In this study, we tested if crows can utilize spatial cues to optimize their WM capacity either before or after the encoding of the stimulus-material. We found that crows, like humans and monkeys, can use such cues to direct attention and select specific visual stimuli for WM maintenance (pre-cue). Importantly, we also demonstrate that crows can control their WM during stimulus-maintenance (retro-cue). In this case the animals were able to optimize their memory capacity even though the stimuli were no longer visible on the screen and already held in WM. These results demonstrate two distinct mechanisms that the crows use to tightly control WM which enables them to make the most of this “bottleneck of cognition.” It is important to note that this does not signify an increase in the capacity of WM but rather the economical use of this resource through different effective control mechanisms.

The behavioral protocol used in this study was modified from a previous experiment. Before, we used a change-localization protocol to assess the WM capacity of crows and to compare it to the capacity of monkeys70. Here, we used a change-detection protocol to maintain chance-level consistent at 50% across all WM-loads (2, 4 and 6 colors). As in the previous study, we found that an increase in the number of colors led to a decrease in performance, supporting our previous interpretation that the reported performance-decrement was the result of an increased WM-load. In the previous study, we estimated the capacity-limit at about four items70. With the new change-detection protocol, capacity K seems to plateau only in one animal (JRO) at this load (Fig. 2C). In the other animal (FRN) this limitation is not evident. This improved performance could reflect that the new paradigm (change detection) is easier than the old paradigm (change localization). Or, more likely, the continued training after our initial tests gave rise to performance benefits. However, since this improvement is evident only in one animal it should not receive too much attention.

To provide a complete overview over the data, we included a range of common but inconsistently used quantifications of WM performance (percent correct as the most direct and intuitive approach, sensitivity (d’) to control for shifts in response-biases77, Pashler’s capacity K to quantify WM capacity76. All of these quantifications revealed significant WM improvements on cued trials. Especially the pre-cue resulted in large improvement in performance that is consistent with previous results in humans16,22,78. This high effectivity of the pre-cue can be attributed to attention. By attending only to relevant information and thereby selecting only cued stimuli for maintenance the animals are able to greatly optimize their WM capacity. This is most evident in the fact that the performance on pre-cue trials did not show an effect of WM-load but was indistinguishable between 4- and 6-color trials. While attention has already been demonstrated in birds39,41, to our knowledge it has never been shown before that birds can use attention to maximize WM capacity.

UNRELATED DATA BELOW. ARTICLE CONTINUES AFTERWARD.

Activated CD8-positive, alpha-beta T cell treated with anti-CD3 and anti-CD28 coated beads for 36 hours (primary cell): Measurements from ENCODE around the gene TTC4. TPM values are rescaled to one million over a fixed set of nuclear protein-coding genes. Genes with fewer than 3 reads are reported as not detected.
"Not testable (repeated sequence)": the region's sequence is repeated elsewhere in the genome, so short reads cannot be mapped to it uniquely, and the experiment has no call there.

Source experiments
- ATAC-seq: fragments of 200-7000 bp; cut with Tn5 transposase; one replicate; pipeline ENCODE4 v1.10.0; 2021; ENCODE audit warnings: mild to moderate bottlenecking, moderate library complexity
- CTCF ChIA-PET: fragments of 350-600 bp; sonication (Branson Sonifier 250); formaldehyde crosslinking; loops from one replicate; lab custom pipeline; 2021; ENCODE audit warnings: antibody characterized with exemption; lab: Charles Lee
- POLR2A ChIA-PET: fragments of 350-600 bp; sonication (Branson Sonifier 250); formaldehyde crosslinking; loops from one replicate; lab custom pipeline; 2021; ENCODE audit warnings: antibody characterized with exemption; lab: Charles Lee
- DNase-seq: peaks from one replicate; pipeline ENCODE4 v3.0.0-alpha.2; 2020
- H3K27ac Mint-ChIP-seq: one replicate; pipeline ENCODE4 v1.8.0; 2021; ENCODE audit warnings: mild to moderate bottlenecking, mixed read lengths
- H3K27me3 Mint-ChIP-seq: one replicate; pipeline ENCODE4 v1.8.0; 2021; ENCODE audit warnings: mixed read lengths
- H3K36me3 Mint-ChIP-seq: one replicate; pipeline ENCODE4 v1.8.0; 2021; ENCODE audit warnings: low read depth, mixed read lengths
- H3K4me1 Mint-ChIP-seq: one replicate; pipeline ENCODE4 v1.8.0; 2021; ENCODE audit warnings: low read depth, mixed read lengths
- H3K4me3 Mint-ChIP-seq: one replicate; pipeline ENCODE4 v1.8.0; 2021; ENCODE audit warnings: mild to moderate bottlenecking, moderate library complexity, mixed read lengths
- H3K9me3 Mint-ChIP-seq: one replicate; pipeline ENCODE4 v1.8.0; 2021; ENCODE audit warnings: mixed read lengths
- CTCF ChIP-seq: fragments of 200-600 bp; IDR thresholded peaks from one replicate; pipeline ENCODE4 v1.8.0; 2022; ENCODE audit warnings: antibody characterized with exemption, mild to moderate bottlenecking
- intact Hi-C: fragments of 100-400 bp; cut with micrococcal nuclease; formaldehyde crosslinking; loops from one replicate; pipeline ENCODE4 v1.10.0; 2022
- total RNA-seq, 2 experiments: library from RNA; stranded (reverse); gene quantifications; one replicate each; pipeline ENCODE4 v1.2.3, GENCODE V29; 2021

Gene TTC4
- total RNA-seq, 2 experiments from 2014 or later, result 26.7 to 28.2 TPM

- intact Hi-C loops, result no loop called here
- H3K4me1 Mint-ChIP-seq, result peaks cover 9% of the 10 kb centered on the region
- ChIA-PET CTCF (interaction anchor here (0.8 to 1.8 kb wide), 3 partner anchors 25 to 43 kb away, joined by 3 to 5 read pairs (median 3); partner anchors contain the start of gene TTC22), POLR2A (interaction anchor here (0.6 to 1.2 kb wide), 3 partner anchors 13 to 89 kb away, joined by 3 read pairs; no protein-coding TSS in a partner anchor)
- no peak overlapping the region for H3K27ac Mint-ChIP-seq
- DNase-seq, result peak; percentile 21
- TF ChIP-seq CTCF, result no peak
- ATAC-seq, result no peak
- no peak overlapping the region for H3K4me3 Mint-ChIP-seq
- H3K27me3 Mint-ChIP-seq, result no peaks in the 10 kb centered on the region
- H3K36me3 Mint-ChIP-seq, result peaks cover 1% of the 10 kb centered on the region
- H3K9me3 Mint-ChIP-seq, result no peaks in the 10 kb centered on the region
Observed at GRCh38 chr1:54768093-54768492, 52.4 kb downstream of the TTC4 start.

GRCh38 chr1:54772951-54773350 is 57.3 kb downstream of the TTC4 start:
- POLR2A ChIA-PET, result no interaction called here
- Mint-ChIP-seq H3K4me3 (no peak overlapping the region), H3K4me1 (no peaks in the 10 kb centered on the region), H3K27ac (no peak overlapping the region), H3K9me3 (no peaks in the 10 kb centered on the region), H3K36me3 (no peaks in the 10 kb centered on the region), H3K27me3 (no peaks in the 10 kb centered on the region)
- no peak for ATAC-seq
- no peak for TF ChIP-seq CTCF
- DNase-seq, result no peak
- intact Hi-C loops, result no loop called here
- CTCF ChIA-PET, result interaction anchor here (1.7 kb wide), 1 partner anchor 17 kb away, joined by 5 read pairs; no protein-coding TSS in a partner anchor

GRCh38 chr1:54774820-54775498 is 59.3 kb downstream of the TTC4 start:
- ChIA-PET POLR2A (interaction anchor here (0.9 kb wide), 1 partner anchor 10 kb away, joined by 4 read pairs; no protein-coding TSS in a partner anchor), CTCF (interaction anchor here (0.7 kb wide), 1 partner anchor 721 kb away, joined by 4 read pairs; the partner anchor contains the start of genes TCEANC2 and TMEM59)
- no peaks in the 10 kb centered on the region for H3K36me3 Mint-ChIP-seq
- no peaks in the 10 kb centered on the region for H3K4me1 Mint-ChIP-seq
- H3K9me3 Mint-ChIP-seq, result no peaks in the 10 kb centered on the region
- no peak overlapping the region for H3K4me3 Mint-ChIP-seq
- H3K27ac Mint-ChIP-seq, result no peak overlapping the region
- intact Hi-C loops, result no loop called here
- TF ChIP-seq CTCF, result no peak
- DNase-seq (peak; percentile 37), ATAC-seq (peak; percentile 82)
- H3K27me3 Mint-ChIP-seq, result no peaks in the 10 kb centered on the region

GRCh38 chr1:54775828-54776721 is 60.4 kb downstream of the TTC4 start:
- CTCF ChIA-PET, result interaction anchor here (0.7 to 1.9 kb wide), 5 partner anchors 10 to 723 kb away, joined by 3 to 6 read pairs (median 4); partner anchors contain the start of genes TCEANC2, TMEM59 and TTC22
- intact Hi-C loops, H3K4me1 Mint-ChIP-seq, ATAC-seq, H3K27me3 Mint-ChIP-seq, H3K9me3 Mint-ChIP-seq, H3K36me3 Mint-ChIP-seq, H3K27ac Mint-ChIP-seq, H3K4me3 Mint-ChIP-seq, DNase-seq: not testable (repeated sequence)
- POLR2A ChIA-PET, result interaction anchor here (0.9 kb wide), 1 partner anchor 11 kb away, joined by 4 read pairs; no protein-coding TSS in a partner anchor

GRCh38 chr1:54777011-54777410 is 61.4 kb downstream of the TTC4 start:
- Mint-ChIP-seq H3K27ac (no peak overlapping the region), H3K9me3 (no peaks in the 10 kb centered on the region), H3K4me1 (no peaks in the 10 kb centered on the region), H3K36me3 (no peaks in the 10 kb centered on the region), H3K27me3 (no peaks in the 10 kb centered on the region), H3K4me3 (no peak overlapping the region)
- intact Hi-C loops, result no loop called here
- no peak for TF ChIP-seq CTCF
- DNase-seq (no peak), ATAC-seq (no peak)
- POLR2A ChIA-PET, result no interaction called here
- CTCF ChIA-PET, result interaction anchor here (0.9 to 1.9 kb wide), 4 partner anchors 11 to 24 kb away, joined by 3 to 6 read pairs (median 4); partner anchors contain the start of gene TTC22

Importantly, the crows were also able to use retro-cues to optimize WM capacity. In this case the underlying mechanism is not as clear as in the case of the pre-cue. At the time of the retro-cue presentation the crows already had to hold the stimulus-array in WM. Consequentially, WM capacity was already taxed and the animals could not simply rely on attentional selection to encode only relevant stimuli. Notably, the effect we observed in the crows is comparable to human data16,22,25,26,27,28,29,30,31,32,33,77,79.

A critical control in the experiments was possible by utilizing camera-based head-tracking. By training the animals to hold the head still and straight throughout each trial we could preclude the use of simple, non-cognitive strategies - for instance rotating the beak towards a cued location. Only with this control is it possible to conclude that the observed improvement in performance is due to attentional and executive mechanisms. We did find a small but significant increase in the number of gaze-breaks on cued as compared with no-cue trials (Fig. 3). This increase is likely due to the fact that the animals had to actively inhibit directing their gaze towards the cue stimuli. While the number of response-omissions was near zero on all conditions we found an increase in reaction time on incorrect responses (significant only in bird FRN) likely indicating greater uncertainty in the animals. Reaction time was otherwise unaffected by the different aspects of the paradigm (load, cue-condition) indicating the consistently high motivation of the animals.